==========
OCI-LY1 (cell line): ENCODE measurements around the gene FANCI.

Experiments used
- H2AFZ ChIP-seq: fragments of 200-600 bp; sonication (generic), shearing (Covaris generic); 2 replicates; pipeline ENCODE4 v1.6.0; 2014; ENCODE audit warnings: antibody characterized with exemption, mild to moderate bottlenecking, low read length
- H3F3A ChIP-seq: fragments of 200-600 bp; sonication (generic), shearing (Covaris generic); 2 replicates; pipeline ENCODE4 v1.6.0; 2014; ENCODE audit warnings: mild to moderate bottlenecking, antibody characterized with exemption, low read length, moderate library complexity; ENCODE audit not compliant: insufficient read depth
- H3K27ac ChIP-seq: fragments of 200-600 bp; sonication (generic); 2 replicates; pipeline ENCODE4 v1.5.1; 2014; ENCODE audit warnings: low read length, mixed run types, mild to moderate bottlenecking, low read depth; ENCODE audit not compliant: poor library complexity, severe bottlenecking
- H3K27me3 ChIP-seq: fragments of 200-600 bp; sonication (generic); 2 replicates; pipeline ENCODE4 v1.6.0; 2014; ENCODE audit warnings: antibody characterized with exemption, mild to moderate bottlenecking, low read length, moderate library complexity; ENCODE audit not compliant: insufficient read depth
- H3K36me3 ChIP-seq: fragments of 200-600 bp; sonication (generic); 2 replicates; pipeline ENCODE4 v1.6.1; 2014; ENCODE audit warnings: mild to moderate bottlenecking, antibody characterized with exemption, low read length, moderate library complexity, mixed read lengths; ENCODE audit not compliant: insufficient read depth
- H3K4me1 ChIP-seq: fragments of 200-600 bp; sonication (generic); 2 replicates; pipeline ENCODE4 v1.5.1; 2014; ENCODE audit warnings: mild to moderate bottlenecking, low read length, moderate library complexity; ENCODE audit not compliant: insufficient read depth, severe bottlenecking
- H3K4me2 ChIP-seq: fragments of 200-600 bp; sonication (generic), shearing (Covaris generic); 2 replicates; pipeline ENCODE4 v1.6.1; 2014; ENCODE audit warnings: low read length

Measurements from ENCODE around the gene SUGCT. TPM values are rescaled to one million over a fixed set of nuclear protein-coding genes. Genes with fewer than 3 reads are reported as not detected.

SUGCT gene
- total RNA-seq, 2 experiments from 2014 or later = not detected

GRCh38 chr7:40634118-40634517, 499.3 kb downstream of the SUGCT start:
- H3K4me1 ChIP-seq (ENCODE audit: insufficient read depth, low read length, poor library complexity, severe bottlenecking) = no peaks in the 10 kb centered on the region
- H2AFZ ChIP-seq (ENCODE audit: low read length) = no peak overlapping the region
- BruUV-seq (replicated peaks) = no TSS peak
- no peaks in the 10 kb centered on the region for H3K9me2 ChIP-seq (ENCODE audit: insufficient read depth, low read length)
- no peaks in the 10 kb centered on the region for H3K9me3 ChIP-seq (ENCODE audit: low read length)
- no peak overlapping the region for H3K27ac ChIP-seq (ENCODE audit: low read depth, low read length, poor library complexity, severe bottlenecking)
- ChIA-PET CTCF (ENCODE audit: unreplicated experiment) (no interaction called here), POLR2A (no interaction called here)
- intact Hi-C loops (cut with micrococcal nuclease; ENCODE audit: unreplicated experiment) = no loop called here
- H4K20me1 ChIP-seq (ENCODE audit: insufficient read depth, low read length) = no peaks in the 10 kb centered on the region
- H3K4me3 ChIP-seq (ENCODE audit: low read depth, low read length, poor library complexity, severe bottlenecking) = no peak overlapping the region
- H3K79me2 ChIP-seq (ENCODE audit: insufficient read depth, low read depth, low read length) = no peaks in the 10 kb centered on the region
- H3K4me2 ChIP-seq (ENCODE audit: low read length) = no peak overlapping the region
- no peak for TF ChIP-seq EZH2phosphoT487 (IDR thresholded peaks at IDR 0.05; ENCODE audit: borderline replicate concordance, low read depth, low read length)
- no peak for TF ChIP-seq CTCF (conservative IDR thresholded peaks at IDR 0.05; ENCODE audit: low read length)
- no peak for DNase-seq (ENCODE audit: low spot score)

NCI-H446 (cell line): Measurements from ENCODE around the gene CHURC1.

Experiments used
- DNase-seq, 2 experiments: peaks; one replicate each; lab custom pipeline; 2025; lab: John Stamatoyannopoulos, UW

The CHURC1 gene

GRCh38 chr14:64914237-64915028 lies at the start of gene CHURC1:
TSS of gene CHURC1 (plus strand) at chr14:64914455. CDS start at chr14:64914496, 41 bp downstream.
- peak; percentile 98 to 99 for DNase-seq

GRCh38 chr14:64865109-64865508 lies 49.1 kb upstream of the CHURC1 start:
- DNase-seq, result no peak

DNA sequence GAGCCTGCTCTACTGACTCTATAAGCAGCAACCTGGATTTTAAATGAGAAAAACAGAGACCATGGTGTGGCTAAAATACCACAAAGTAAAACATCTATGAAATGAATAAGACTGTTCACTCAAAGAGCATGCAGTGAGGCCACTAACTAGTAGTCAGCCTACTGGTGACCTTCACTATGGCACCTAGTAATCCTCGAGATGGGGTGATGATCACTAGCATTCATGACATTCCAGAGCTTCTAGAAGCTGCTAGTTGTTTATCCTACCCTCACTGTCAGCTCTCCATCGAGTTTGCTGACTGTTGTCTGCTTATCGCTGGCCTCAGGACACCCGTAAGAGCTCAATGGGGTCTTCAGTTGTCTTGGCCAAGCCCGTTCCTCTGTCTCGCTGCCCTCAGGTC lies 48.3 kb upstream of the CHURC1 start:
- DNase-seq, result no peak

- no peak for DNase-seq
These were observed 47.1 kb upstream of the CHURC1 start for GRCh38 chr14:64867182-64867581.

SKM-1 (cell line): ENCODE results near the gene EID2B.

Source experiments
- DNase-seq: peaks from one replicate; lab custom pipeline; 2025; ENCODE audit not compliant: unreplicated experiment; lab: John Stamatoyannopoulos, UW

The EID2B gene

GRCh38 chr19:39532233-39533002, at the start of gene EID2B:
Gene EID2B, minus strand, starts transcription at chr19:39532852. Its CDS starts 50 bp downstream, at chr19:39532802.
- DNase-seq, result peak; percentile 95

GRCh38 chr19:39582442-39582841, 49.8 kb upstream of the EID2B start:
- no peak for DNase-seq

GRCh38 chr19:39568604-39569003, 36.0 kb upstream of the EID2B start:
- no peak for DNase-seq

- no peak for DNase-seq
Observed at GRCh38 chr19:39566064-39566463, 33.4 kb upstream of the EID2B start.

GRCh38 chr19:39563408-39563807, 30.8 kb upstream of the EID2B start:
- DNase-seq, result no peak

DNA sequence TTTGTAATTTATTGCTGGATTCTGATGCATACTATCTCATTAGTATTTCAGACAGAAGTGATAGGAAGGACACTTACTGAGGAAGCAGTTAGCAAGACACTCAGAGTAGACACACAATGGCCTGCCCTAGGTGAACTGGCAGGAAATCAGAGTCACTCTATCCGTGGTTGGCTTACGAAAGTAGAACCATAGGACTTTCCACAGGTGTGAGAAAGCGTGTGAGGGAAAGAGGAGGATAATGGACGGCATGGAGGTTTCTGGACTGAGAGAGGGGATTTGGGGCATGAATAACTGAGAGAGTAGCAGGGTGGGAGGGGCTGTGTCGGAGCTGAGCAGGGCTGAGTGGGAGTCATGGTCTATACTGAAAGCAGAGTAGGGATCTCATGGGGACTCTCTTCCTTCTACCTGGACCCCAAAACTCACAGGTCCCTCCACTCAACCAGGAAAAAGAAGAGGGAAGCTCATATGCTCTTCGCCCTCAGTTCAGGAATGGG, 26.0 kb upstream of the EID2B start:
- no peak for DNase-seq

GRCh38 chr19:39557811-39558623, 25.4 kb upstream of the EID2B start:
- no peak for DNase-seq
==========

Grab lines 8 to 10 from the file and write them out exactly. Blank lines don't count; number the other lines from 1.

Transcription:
- H3K4me1 ChIP-seq: fragments of 200-600 bp; sonication (generic); 2 replicates; pipeline ENCODE4 v1.5.1; 2014; ENCODE audit warnings: mild to moderate bottlenecking, low read length, moderate library complexity; ENCODE audit not compliant: insufficient read depth, severe bottlenecking
- H3K4me2 ChIP-seq: fragments of 200-600 bp; sonication (generic), shearing (Covaris generic); 2 replicates; pipeline ENCODE4 v1.6.1; 2014; ENCODE audit warnings: low read length

Measurements from ENCODE around the gene SUGCT. TPM values are rescaled to one million over a fixed set of nuclear protein-coding genes. Genes with fewer than 3 reads are reported as not detected.